BOISE -- Lawmakers listened to concerns about education in Idaho and ideas on how to improve it on Friday.
The event was held by the House and Senate Education Committees, and was not a hearing for any particular legislation. It was just what they called a "listening session." Which was good because people had a lot to say.
Two main themes emerged. First, people involved in charter schools asked for some change in the laws. Since right now they can't run a levy and don't get funding for their facilities.
"Idaho has a great opportunity this year to close the funding gap between traditional public schools and charter schools," said Don Keller with the Idaho Charter School Network.
"I don't think it is fair that public schools get more money than charter schools," said Katie Bush, who attends Sage International School. "I see no reason for us to get less money."
Other people involved with the charter schools promised that lawmakers would see some legislation regarding their funding limitations very soon.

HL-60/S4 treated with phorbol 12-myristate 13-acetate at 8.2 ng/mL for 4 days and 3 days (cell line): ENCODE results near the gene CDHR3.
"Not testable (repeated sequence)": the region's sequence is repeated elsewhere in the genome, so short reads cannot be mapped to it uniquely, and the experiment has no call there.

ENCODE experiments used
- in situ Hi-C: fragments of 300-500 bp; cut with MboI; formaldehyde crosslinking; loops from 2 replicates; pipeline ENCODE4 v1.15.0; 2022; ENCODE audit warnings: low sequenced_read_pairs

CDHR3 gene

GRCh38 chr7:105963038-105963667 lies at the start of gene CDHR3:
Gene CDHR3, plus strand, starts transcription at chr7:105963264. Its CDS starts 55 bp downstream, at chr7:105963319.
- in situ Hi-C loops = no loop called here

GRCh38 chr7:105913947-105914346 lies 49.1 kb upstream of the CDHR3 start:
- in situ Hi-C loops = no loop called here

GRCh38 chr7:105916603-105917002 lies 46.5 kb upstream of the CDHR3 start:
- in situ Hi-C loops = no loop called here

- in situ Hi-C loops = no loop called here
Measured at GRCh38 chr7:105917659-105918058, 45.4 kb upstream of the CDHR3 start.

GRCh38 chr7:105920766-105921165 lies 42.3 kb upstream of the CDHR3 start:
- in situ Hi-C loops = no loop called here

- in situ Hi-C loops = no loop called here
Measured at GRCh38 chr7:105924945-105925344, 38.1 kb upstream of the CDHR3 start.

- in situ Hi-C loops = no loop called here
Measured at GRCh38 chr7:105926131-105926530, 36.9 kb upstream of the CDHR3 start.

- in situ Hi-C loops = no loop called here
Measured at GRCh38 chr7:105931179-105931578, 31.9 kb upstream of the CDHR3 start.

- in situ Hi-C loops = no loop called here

Secondly, there was plenty of talk about the new bills pushed by the Idaho School Boards Association. They would revive elements of Proposition 1 in the Students Come First Laws, specifically relating to changing how teacher contracts are negotiated.
"These bills are insulting to our members," said Penni Cyr, President of the Idaho Education Association (the teachers' union). "Football coach Bear Bryant said that when you make a mistake, admit it, learn from it, and don't repeat it. I believe legislators could take a page out of that playbook."
But those supporting the legislation say it's very different from Proposition 1.
"We heard three concerns about Prop 1," said Anne Ritter, President of the Idaho School Boards Association. "One was the change in what can be bargained. That's not what we're asking for. We heard the teachers. That's off the table. The second was the continuing contract issue. That is off the table. The third was the process. We've divided these into seven bills so we can have a full and fair hearing."
We saw again Friday how much Idahoans care about education. While not all of them talked, about 200 people showed up for this session, and started showing up two hours before it started.